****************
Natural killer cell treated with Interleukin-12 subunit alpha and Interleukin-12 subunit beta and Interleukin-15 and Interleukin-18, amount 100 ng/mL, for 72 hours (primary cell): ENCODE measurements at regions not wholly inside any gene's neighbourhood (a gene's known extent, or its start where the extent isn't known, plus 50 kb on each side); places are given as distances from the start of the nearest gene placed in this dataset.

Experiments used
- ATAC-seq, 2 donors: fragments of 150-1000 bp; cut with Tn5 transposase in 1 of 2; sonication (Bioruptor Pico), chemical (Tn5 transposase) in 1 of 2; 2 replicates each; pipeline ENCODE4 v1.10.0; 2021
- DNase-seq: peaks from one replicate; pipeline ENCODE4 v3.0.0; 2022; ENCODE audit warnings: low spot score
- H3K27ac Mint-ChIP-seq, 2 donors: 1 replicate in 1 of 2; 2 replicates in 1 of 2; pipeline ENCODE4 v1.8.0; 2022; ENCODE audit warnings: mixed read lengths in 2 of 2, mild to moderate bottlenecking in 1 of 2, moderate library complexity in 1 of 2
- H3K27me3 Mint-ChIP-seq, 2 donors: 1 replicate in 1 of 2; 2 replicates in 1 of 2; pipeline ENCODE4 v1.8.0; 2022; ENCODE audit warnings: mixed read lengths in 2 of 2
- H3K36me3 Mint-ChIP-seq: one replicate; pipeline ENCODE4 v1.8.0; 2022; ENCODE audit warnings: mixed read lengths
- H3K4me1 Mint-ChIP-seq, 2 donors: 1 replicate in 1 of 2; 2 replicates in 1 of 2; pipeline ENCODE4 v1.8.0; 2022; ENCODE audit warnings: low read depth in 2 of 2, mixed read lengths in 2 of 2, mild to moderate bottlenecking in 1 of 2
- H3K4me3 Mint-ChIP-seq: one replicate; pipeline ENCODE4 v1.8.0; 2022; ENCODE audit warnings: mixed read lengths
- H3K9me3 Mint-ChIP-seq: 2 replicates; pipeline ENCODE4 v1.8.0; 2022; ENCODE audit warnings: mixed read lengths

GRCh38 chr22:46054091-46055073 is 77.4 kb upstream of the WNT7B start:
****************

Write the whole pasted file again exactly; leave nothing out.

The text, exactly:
Natural killer cell treated with Interleukin-12 subunit alpha and Interleukin-12 subunit beta and Interleukin-15 and Interleukin-18, amount 100 ng/mL, for 72 hours (primary cell): ENCODE measurements at regions not wholly inside any gene's neighbourhood (a gene's known extent, or its start where the extent isn't known, plus 50 kb on each side); places are given as distances from the start of the nearest gene placed in this dataset.

Experiments used
- ATAC-seq, 2 donors: fragments of 150-1000 bp; cut with Tn5 transposase in 1 of 2; sonication (Bioruptor Pico), chemical (Tn5 transposase) in 1 of 2; 2 replicates each; pipeline ENCODE4 v1.10.0; 2021
- DNase-seq: peaks from one replicate; pipeline ENCODE4 v3.0.0; 2022; ENCODE audit warnings: low spot score
- H3K27ac Mint-ChIP-seq, 2 donors: 1 replicate in 1 of 2; 2 replicates in 1 of 2; pipeline ENCODE4 v1.8.0; 2022; ENCODE audit warnings: mixed read lengths in 2 of 2, mild to moderate bottlenecking in 1 of 2, moderate library complexity in 1 of 2
- H3K27me3 Mint-ChIP-seq, 2 donors: 1 replicate in 1 of 2; 2 replicates in 1 of 2; pipeline ENCODE4 v1.8.0; 2022; ENCODE audit warnings: mixed read lengths in 2 of 2
- H3K36me3 Mint-ChIP-seq: one replicate; pipeline ENCODE4 v1.8.0; 2022; ENCODE audit warnings: mixed read lengths
- H3K4me1 Mint-ChIP-seq, 2 donors: 1 replicate in 1 of 2; 2 replicates in 1 of 2; pipeline ENCODE4 v1.8.0; 2022; ENCODE audit warnings: low read depth in 2 of 2, mixed read lengths in 2 of 2, mild to moderate bottlenecking in 1 of 2
- H3K4me3 Mint-ChIP-seq: one replicate; pipeline ENCODE4 v1.8.0; 2022; ENCODE audit warnings: mixed read lengths
- H3K9me3 Mint-ChIP-seq: 2 replicates; pipeline ENCODE4 v1.8.0; 2022; ENCODE audit warnings: mixed read lengths

GRCh38 chr22:46054091-46055073 is 77.4 kb upstream of the WNT7B start: